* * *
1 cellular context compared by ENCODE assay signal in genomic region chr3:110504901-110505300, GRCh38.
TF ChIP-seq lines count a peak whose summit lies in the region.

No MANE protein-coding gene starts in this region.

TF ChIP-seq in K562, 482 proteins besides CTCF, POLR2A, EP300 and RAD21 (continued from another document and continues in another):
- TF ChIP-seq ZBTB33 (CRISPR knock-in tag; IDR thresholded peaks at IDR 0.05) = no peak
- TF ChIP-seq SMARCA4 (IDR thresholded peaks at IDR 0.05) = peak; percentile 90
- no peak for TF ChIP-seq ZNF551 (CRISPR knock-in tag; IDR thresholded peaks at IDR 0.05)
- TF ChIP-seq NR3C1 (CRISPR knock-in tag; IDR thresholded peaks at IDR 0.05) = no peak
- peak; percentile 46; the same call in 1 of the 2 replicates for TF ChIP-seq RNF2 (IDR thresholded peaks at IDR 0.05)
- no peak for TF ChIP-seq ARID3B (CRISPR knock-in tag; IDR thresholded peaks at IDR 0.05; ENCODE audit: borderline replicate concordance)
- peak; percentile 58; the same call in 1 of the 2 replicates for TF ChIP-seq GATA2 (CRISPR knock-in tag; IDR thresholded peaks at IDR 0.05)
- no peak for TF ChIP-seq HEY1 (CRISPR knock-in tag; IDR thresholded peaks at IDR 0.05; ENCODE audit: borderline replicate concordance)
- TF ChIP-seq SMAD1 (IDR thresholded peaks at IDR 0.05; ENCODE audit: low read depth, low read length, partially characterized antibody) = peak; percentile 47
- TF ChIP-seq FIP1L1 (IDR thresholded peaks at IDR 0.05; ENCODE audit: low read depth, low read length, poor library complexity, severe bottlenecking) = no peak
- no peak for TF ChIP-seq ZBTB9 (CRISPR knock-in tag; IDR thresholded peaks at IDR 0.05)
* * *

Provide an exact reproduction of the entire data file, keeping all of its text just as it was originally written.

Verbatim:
1 cellular context compared by ENCODE assay signal in genomic region chr3:110504901-110505300, GRCh38.
TF ChIP-seq lines count a peak whose summit lies in the region.

No MANE protein-coding gene starts in this region.

TF ChIP-seq in K562, 482 proteins besides CTCF, POLR2A, EP300 and RAD21 (continued from another document and continues in another):
- TF ChIP-seq ZBTB33 (CRISPR knock-in tag; IDR thresholded peaks at IDR 0.05) = no peak
- TF ChIP-seq SMARCA4 (IDR thresholded peaks at IDR 0.05) = peak; percentile 90
- no peak for TF ChIP-seq ZNF551 (CRISPR knock-in tag; IDR thresholded peaks at IDR 0.05)
- TF ChIP-seq NR3C1 (CRISPR knock-in tag; IDR thresholded peaks at IDR 0.05) = no peak
- peak; percentile 46; the same call in 1 of the 2 replicates for TF ChIP-seq RNF2 (IDR thresholded peaks at IDR 0.05)
- no peak for TF ChIP-seq ARID3B (CRISPR knock-in tag; IDR thresholded peaks at IDR 0.05; ENCODE audit: borderline replicate concordance)
- peak; percentile 58; the same call in 1 of the 2 replicates for TF ChIP-seq GATA2 (CRISPR knock-in tag; IDR thresholded peaks at IDR 0.05)
- no peak for TF ChIP-seq HEY1 (CRISPR knock-in tag; IDR thresholded peaks at IDR 0.05; ENCODE audit: borderline replicate concordance)
- TF ChIP-seq SMAD1 (IDR thresholded peaks at IDR 0.05; ENCODE audit: low read depth, low read length, partially characterized antibody) = peak; percentile 47
- TF ChIP-seq FIP1L1 (IDR thresholded peaks at IDR 0.05; ENCODE audit: low read depth, low read length, poor library complexity, severe bottlenecking) = no peak
- no peak for TF ChIP-seq ZBTB9 (CRISPR knock-in tag; IDR thresholded peaks at IDR 0.05)